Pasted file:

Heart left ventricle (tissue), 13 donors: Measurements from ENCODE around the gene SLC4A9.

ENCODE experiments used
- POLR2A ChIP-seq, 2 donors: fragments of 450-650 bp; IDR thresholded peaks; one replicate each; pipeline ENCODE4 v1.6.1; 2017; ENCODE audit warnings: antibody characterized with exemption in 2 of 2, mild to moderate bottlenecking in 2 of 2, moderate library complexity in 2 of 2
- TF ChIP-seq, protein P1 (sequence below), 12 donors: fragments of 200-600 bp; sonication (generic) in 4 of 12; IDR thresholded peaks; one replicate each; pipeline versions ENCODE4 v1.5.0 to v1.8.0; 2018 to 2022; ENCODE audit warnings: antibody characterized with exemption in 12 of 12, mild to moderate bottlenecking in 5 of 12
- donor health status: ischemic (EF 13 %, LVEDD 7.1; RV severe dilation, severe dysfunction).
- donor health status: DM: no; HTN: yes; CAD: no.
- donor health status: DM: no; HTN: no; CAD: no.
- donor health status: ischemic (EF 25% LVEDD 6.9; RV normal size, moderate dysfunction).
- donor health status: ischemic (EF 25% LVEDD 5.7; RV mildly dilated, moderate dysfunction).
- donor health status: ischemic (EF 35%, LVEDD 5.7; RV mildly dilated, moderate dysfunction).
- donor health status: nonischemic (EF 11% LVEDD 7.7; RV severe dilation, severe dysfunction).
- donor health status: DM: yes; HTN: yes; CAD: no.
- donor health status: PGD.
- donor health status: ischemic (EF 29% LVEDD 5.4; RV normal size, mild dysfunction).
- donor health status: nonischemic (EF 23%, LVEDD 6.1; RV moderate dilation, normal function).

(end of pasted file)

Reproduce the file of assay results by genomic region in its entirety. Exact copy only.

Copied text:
Heart left ventricle (tissue), 13 donors: Measurements from ENCODE around the gene SLC4A9.

ENCODE experiments used
- POLR2A ChIP-seq, 2 donors: fragments of 450-650 bp; IDR thresholded peaks; one replicate each; pipeline ENCODE4 v1.6.1; 2017; ENCODE audit warnings: antibody characterized with exemption in 2 of 2, mild to moderate bottlenecking in 2 of 2, moderate library complexity in 2 of 2
- TF ChIP-seq, protein P1 (sequence below), 12 donors: fragments of 200-600 bp; sonication (generic) in 4 of 12; IDR thresholded peaks; one replicate each; pipeline versions ENCODE4 v1.5.0 to v1.8.0; 2018 to 2022; ENCODE audit warnings: antibody characterized with exemption in 12 of 12, mild to moderate bottlenecking in 5 of 12
- donor health status: ischemic (EF 13 %, LVEDD 7.1; RV severe dilation, severe dysfunction).
- donor health status: DM: no; HTN: yes; CAD: no.
- donor health status: DM: no; HTN: no; CAD: no.
- donor health status: ischemic (EF 25% LVEDD 6.9; RV normal size, moderate dysfunction).
- donor health status: ischemic (EF 25% LVEDD 5.7; RV mildly dilated, moderate dysfunction).
- donor health status: ischemic (EF 35%, LVEDD 5.7; RV mildly dilated, moderate dysfunction).
- donor health status: nonischemic (EF 11% LVEDD 7.7; RV severe dilation, severe dysfunction).
- donor health status: DM: yes; HTN: yes; CAD: no.
- donor health status: PGD.
- donor health status: ischemic (EF 29% LVEDD 5.4; RV normal size, mild dysfunction).
- donor health status: nonischemic (EF 23%, LVEDD 6.1; RV moderate dilation, normal function).